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Windows Messenger disconnects

Last response: in Windows XP
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Anonymous
February 22, 2005 11:17:36 AM

Archived from groups: microsoft.public.windowsxp.messenger (More info?)

This topic has been around for years, but I have not seen a solution.
Messenger will "silently" disconnect on a regular basis - every hour on
average. By silently, I mean that the Messenger window at the client
indicates the online status, and displays other users as signed in -
everything looks normal. But actually it is disconnected, and you will
appear offline to others. When you try to change status or send a
message, then Messenger will clear the window and display the sign-on
prompt.

The network uses a Linksys BEFSR41 router, connected to a Time Warner
cable modem.

Other network protocols (such as a VPN) can run for days if needed, so
I don't think the cable modem or router is disconnecting resetting.
Other computers on the same router with different Messenger accounts
have the same problem.
This problem occurs with the Windows Messenger 4.7, and still occurs
after changing to Windows Messenger 5.1, all running on XP SP2.
February 22, 2005 10:38:02 PM

Archived from groups: microsoft.public.windowsxp.messenger (More info?)

I have the identical problem on my Windows XP Home system.
Does anyone have ideas?


>-----Original Message-----
>This topic has been around for years, but I have not seen
a solution.
>Messenger will "silently" disconnect on a regular basis -
every hour on
>average. By silently, I mean that the Messenger window at
the client
>indicates the online status, and displays other users as
signed in -
>everything looks normal. But actually it is disconnected,
and you will
>appear offline to others. When you try to change status or
send a
>message, then Messenger will clear the window and display
the sign-on
>prompt.
>
>The network uses a Linksys BEFSR41 router, connected to a
Time Warner
>cable modem.
>
>Other network protocols (such as a VPN) can run for days
if needed, so
>I don't think the cable modem or router is disconnecting
resetting.
>Other computers on the same router with different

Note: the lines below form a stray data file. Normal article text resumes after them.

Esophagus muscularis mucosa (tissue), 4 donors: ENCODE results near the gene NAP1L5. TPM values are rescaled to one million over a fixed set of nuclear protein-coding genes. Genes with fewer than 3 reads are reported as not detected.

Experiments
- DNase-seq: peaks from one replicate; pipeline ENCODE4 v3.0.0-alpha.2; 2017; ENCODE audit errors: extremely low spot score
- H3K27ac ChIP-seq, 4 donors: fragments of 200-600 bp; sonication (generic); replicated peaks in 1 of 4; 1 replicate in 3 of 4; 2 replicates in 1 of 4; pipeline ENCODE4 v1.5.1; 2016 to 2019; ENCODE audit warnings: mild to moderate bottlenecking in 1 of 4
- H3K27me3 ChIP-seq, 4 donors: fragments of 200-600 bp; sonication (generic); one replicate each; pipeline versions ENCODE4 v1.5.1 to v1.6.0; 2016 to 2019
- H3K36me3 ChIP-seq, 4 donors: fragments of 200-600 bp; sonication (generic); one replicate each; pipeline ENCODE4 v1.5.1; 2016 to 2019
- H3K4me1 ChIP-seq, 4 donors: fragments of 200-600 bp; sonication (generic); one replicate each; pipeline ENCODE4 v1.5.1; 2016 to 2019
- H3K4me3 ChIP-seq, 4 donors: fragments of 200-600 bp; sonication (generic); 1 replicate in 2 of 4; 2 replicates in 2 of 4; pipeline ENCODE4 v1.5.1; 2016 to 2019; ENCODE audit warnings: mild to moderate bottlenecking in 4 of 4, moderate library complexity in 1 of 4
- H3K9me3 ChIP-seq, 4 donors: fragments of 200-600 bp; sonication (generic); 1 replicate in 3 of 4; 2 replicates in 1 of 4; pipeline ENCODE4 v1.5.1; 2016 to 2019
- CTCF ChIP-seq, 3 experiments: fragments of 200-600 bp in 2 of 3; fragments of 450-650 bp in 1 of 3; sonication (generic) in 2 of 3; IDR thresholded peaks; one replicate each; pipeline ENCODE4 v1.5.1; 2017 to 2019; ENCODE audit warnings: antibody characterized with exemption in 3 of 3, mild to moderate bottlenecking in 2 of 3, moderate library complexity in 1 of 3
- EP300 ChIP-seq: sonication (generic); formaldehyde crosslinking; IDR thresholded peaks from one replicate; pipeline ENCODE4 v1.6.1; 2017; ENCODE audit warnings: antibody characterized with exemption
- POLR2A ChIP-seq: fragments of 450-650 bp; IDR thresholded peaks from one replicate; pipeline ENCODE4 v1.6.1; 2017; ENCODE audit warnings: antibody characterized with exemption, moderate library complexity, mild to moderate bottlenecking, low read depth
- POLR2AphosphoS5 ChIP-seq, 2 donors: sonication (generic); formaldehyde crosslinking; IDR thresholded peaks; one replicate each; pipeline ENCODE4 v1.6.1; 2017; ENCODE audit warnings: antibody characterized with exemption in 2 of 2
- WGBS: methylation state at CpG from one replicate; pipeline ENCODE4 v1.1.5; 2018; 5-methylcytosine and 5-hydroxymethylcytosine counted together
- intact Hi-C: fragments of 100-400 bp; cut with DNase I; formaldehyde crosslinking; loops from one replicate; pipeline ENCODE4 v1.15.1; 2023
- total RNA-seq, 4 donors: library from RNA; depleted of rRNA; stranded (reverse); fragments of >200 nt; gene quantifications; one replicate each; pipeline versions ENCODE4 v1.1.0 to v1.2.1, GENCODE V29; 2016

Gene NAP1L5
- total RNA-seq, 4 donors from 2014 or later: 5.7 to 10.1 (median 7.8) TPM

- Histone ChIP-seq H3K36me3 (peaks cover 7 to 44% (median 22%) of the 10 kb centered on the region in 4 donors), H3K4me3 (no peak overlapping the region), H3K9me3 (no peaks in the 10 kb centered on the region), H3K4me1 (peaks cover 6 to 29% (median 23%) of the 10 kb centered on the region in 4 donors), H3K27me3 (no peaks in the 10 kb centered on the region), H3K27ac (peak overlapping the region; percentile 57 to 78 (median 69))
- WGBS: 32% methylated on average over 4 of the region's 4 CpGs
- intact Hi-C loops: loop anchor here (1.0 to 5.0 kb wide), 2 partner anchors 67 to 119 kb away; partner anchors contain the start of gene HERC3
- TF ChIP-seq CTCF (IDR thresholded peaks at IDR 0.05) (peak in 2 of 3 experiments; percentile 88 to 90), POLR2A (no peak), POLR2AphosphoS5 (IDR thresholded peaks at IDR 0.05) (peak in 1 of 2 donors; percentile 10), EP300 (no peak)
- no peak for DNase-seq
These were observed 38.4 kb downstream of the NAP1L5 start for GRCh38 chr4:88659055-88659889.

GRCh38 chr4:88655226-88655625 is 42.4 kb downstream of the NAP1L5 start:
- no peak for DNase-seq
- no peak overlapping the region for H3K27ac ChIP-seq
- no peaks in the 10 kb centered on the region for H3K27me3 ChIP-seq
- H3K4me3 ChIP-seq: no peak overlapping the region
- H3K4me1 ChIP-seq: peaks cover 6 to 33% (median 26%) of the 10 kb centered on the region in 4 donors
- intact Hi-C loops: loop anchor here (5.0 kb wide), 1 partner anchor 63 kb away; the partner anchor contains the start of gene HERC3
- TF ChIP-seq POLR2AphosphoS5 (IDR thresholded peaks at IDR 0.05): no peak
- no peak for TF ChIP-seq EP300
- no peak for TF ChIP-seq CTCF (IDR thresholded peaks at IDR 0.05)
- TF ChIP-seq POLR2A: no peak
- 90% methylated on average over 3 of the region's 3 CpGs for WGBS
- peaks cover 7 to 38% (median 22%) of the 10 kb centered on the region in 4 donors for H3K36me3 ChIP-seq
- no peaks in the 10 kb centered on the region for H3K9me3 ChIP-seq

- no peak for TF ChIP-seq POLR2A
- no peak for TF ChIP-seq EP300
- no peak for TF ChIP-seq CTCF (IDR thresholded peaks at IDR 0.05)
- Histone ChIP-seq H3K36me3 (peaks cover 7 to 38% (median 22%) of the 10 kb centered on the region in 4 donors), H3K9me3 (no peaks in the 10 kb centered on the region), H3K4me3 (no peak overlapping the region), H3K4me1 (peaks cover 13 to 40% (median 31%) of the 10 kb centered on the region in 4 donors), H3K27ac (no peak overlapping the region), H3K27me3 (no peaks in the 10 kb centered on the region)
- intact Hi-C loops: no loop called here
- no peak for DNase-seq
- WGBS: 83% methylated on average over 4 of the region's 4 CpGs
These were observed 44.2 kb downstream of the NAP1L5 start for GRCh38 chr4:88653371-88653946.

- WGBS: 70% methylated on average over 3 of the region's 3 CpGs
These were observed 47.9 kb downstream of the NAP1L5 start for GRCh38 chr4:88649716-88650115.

Messenger accounts
>have the same problem.
>This problem occurs with the Windows Messenger 4.7, and
still occurs
>after changing to Windows Messenger 5.1, all running on XP
SP2.
>
>.
>
Anonymous
February 23, 2005 7:28:48 PM

Archived from groups: microsoft.public.windowsxp.messenger (More info?)

I have a theory, but I don't have enough information to prove it. I
know that messenger establishes a persistent TCP connection to a server
(baym-cs***.msgr.hotmail.com). You can see this with the NETSTAT
command. Capturing the traffic going to and from this server shows
exchanges of packets are widely spaced with several minutes between
them when it is working. The contents of the packets seem to be short
packets with updates of the status of contacts like "CHG 153 IDL".

The common ground with the disconnect problem is that everybody is
using a router with NAT to connect to the Internet. As you might know,
NAT allows one public IP address to service multiple private IP
addresses. This is done by translating port numbers to keep the host
connections sorted out. The router maintains a table of active
connections so when an incoming packet comes in addressed to a
particular port, it can look up that port and forward it to the proper
host on the internal LAN. To keep the table from overflowing, there is
a timeout function. If no traffic uses a specific translation in the
table during some period, it is removed. If the translation table
entry is removed, any incoming (from the Internet) traffic after that
point is discarded, so the connection is effectively broken.

My theory is when there is a sufficient delay between any Messenger
status updates, the connection times out at the NAT router. There are
two factors that may make the situation worse. First, inexpensive
routers have limited RAM, and thus the table is small and might time
out "old" connections sooner than it would otherwise. Secondly,
Microsoft probably makes the protocol as "sparse" as possible to
minimize traffic to all the messenger clients. The traffic to and from
the millions of Messenger users would add up to significant bandwidth,
even for Microsoft.

Unfortunately I don't know of any technique to solve this problem, if
it is indeed the root cause of the disconnects. Maybe that is why this
topic has been brought up regularly for several years. Lots of people
say "yes I have that problem" but nobody ever discovers any solution.

Microsoft could potentially solve it by putting a "keep alive" function
into Messenger, so the client would check in with the server at a
regular interval. If the client initiates traffic, the NAT translation
will be re-established if it has timed out. But that would make for
more traffic at the MS servers, so they may not want to implement it.

------- Tim G -------- o953agd02 \at\ sneakemail /dot/ com
!